Posted by Adam Sutherland on 27/10/13 at 01:13

The return of the blog


Director Adam Sutherland is on a project development trip to Anyang, South Korea and Maebashi, Japan.

Expect regular blogs throughout the next 2 weeks - focused on public art, 2nd hand stuff, home and professional crafts, agriculture, fear of flying and a hatred of travel.

Posted by Adam Sutherland on 20/10/13 at 10:12

'Child's Play'


Ray Davies managed to make it to the Coniston Institute for the performance of his 'Child's Play' last night!

Posted by Adam Sutherland on 17/12/11 at 11:37


Posted by Adam Sutherland on 01/07/11 at 21:46

A Kind of Hush all Over the World

A deathly hush permeates the art world as every organisation struggles with their obituaries - I mean applications/roundup of achievements

Posted by Adam Sutherland on 19/01/11 at 10:17

The smell of success - horrid


I hate it when our projects are successful - The Coniston and Torver Farmers Market and Art Fair was so. A blend of art aesthetic and farm produce and a bunch of stuff between. Over 400 people enjoyed the collision and just over £700 was raised for the village hall restoration fund from a turnover of just over £2,000 - which is pretty good for a small village at a very quiet time of year.

There were a few complaints that it wasn't a proper Farmers Market, but then no one seemed to sure what a proper farmers market was - although there was a consensus that it should involve burgers rather than scallop and saffron mousse.

Posted by Adam Sutherland on 14/12/10 at 09:31

Tumult - the forgotten blog


Just found this blog entry that I forgot to put up ages ago

I am travelling to Denmark first thing following Frieze to do a bit of discussion, I like Denmark, I like being run down by giant women on giant bikes - not a mountain bike in sight - I like the 'scanning the horizon' Morton Hackett quality in peoples eyes. I like the similarity between the older Danish woman and iron maiden's cover icon Eddie. One thing I don't like is the national desire to develop a strong jaw line by chewing gum open mouthed, so horrible, sort of like wanking in public. Still a small price to pay for civilisation. Actually that Christiania place is not such a small price to pay, a den of porno drug tossers demonstrating what 2000 years of civilisation can achieve. A great reason to hate the 1960's.

I am here to talk about an art thing - Tumult, which by some oversight opens alongside Frieze, can't see any Italians showing up, it's on an island but not the right kind of island. I along with some other people have been asked to consider a few things about doing art in the sticks, i.e. is it pointless? Andrea Schliker, she who does the Folkstone Saga Triennial is along for the jaw-defining workout and I will presumably be disagreeing with her. By the look of things it is the usual - put this art world Frieze world stuff in front of a non specialist audience and then be cross and derisive that they don't have much of an interest in it.

Met at the air port by the Tumult team and decanted along with Andrea and Kirsten Bergenstal into a van hired from 'rent a wreck'. I had always imagined this was a turn of phrase for a less than new smell car but this vehicle seemed like a family of ferrets had been living in it for a few years, there was a massive spiders web crack across the windscreen and the rubber seals on the windscreen flapped and rattled a free jazz drum break as we drove. We stopped to buy tape to hold the thing together and I briefly perused the service station shop - sugar and porn - liquorish of every hue alongside a mono vision of mentally distraught eastern European women displaying their bottoms, there was even a large DVD library again with almost identical pictures of heavily doctored bottoms. Kirsten told me that the DVD's play in the car, going off when the car is moving, coming on automatically as soon as it stops, quite what the benefit of that is can only be pondered upon, one must assume that pornography has no relation to sex, who would want to stimulate an on-off erection sequence timed to traffic lights, red = hard, amber = tumescent, green = flaccid. So presumably pornography (I've never seen any hence my surmising) has another purpose or maybe just the pure pleasure of seeing another person utterly humiliated, a bit like the medieval enjoyment of public executions and tortures, a fascination with the degradation of another objectified human being.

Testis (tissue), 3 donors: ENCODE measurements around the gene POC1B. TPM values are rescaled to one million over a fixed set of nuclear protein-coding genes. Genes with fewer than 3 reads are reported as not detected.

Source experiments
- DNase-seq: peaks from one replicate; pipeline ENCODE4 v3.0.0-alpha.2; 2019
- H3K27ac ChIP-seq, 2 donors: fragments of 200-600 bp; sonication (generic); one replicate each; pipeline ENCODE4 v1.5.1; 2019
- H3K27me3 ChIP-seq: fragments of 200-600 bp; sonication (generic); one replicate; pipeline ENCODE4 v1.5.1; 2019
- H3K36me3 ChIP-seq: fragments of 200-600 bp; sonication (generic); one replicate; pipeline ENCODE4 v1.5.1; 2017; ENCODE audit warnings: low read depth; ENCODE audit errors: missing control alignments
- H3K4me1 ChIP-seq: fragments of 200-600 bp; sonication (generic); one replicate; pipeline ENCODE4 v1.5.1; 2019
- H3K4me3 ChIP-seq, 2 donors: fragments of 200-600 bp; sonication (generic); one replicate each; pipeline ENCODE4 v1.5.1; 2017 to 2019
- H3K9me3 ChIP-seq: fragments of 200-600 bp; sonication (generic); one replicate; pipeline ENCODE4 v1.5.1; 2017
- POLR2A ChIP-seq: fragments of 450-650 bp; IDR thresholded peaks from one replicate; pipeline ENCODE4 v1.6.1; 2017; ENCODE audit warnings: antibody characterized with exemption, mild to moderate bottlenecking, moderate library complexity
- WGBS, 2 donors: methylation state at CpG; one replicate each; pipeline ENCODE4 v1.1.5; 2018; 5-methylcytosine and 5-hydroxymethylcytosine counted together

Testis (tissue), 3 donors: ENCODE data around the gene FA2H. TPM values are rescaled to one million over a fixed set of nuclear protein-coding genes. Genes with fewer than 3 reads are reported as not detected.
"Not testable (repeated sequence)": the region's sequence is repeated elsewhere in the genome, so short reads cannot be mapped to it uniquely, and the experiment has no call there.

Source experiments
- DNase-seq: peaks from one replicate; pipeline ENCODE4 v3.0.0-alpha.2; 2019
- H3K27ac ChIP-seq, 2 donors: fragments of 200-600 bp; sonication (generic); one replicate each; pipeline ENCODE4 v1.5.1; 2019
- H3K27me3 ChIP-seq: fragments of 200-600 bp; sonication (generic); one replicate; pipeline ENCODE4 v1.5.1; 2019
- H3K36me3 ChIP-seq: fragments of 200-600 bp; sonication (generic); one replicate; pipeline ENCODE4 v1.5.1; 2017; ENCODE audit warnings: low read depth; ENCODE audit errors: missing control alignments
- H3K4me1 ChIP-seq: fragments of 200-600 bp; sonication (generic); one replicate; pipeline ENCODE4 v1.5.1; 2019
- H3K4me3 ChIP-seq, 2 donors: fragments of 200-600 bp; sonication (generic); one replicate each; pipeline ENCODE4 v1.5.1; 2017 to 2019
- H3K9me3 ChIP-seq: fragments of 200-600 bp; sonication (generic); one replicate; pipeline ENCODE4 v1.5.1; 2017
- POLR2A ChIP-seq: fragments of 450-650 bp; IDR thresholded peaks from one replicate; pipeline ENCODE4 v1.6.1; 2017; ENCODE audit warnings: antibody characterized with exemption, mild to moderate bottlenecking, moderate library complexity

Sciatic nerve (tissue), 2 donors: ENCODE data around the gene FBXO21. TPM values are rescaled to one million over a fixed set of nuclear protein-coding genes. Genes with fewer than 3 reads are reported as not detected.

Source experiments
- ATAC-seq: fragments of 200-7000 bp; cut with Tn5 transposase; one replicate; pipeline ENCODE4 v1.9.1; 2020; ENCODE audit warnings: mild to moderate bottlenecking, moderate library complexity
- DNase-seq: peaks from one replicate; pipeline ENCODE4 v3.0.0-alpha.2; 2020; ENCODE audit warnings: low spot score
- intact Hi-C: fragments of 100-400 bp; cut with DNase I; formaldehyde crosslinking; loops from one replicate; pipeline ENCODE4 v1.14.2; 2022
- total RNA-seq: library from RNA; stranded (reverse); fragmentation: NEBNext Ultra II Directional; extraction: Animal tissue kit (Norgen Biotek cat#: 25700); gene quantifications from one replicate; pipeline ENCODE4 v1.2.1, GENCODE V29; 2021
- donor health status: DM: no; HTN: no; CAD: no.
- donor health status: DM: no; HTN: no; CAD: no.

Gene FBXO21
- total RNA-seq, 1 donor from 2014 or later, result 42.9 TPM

The bus took us on a tour of far-flung art works in unusual locations and as with many of these kinds of works I could see little reason not to place them in a normal gallery setting, the artists had not really considered the location as significant enough to reconsider how they make work. The first effort was a Mark Dion, I don't know why but his work always raises my hackles, something, could be the experience of him and his contingent or maybe just the love in which he is held by curators because he makes work about their concerns - his pointing out of the bleedin obvious to people who seem to regard a blade of grass as a weird thing they have never before considered. Another work by Maria Lund is a horrible mess, she had instructed a local craftsperson to carve, in sequence, from a massive block of limestone each of the 10 public sculptures already hosted by the town, unsurprisingly he hadn't got far seemingly bereft of a jack hammer and other large scale industrial cutting equipment. Maybe Maria should have had a go at stone carving first; clay might have worked a little better,